“Muhammad Ali, This Is Your Life!”: Celebrate Ali’s Life & Times with This Touching 1978 TV Tribute

≡ Category: Life, Sports |2 Comments

Tonight, we pass along the sad news that Muhammad Ali, one of the great athletes and personalities of our time, has passed away at the age of 74. Having battled Parkinson’s Disease for decades, his passing doesn’t come as a complete surprise. But, for anyone who remembers Ali in his prime, this news will certainly come as a blow.

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Bruce Lee’s Only Surviving TV Interview, 1971: Lost and Now Found

≡ Category: Sports, Television |Leave a Comment

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Bruce Lee’s TV acting career began in 1966, when he landed a part in The Green Hornet. (Watch his thrilling audition here). But it took another five years before he gave his first–and, it turns out, only television interview in English.

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Muhammad Ali Sings in Broadway’s First Black Power Musical (1970)

≡ Category: History, Politics, Sports, Television, Theatre |Leave a Comment

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The Great White Way is littered with flops.
Critic Frank Rich eviscerated a 1988 musical based on Stephen King’s Carrie, lamenting that a potential camp masterpiece wound up as “a typical musical-theater botch.

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NASCAR Meets the Paranormal in Terry Gilliam’s Short Film, The Legend of Hallowdega

≡ Category: Film, Sports |Leave a Comment

I think we here at Open Culture can freely own up to a deficiency in our content: despite its outsized presence in American culture, we’ve really neglected to post much about NASCAR.

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Read Online Haruki Murakami’s New Essay on How a Baseball Game Launched His Writing Career

≡ Category: Books, Sports |Leave a Comment

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For years, it was hard to come across Hear the Wind Sing and Pinball 1973, Haruki Murakami’s first and second novels, unless one wanted to pony up something between $250 and $400 at Amazon for their Kodansha English editions.

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The Mysterious Physics Behind How Bikes Ride by Themselves

≡ Category: Physics, Sports |Leave a Comment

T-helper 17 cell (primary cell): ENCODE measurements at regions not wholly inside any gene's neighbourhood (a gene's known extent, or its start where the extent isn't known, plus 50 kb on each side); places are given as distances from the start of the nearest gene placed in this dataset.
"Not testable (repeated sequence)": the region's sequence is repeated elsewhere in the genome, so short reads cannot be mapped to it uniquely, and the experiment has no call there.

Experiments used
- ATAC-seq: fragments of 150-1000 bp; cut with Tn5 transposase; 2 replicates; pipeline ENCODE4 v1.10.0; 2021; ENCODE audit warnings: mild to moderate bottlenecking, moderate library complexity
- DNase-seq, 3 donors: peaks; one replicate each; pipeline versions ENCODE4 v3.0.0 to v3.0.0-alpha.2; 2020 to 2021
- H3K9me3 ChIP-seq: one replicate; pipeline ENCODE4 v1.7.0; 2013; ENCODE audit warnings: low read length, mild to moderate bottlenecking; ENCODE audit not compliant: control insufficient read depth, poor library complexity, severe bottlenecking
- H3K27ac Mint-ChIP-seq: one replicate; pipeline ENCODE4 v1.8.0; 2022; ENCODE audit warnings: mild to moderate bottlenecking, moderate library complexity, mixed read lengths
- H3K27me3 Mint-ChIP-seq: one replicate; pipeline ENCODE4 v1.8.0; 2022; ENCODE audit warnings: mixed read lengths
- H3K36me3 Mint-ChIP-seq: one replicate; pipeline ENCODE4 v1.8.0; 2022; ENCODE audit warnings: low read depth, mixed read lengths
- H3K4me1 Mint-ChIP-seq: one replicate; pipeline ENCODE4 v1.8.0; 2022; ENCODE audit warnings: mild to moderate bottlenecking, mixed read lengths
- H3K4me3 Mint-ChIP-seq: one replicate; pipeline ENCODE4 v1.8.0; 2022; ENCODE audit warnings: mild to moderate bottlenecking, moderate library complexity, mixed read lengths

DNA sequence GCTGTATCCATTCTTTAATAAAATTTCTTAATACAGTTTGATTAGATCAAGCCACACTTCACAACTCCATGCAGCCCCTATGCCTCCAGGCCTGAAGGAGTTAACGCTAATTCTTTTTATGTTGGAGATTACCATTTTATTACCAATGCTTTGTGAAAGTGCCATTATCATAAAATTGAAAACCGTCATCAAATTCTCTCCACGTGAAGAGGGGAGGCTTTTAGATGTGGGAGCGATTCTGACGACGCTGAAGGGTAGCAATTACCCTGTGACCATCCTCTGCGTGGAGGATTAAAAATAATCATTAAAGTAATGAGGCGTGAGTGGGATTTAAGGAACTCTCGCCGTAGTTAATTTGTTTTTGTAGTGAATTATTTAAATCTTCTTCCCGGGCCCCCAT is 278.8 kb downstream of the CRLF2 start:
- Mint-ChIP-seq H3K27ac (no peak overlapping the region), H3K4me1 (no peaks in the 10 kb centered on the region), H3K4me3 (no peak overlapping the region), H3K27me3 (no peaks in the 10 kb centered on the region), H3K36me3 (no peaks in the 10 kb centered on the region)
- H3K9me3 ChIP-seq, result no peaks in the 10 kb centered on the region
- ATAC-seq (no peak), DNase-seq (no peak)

So simple and yet so complex. The bicycle remains the world’s most popular form of transportation, found in households worldwide, in countries rich and poor. And yet the bike remains something of a mystery to us. How the bike can ride almost on its own is something physicists still ponder and write academic papers about.

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Discover Japan’s Earthquake Proof Underground Bike Storage System: The Future is Now

≡ Category: Design, Sports, Technology, Travel |3 Comments

Behold, the ingenious underground bicycle storage of Japan! What a vision of futurist efficiency – the only thing missing is Raymond Scott’s Powerhouse (aka Bugs Bunny factory music).

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Jack Kerouac Was a Secret, Obsessive Fan of Fantasy Baseball

≡ Category: Literature, Sports |4 Comments

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Bear in mind, fantasy baseball fans, that with the season about to start up again, you shouldn’t feel like you have to take any grief for enjoying the game. It counts among its enthusiasts no less a luminary than Jack Kerouac, author of On The Road and The Dharma Bums, and he didn’t just enjoy it, he arguably invented it.

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Errol Morris Celebrates The Madness of Sports with Six New Mini-Docs: Watch Them Free Online

≡ Category: Film, Sports |Leave a Comment

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In honor of Errol Morris’ 67th birthday, which just passed on February 9, Grantland.com is celebrating with a full week of new documentaries shot for ESPN by the filmmaker.

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Bill Nye the Science Guy Takes the Air Out of Deflategate

≡ Category: Sports |2 Comments

Did the weather have anything to do with those balls deflating in New England during the AFC championship game? It’s unlikely, very unlikely. Bill Nye explains why with science, but not without putting the hyped controversy into perspective first. Take it away Bill.

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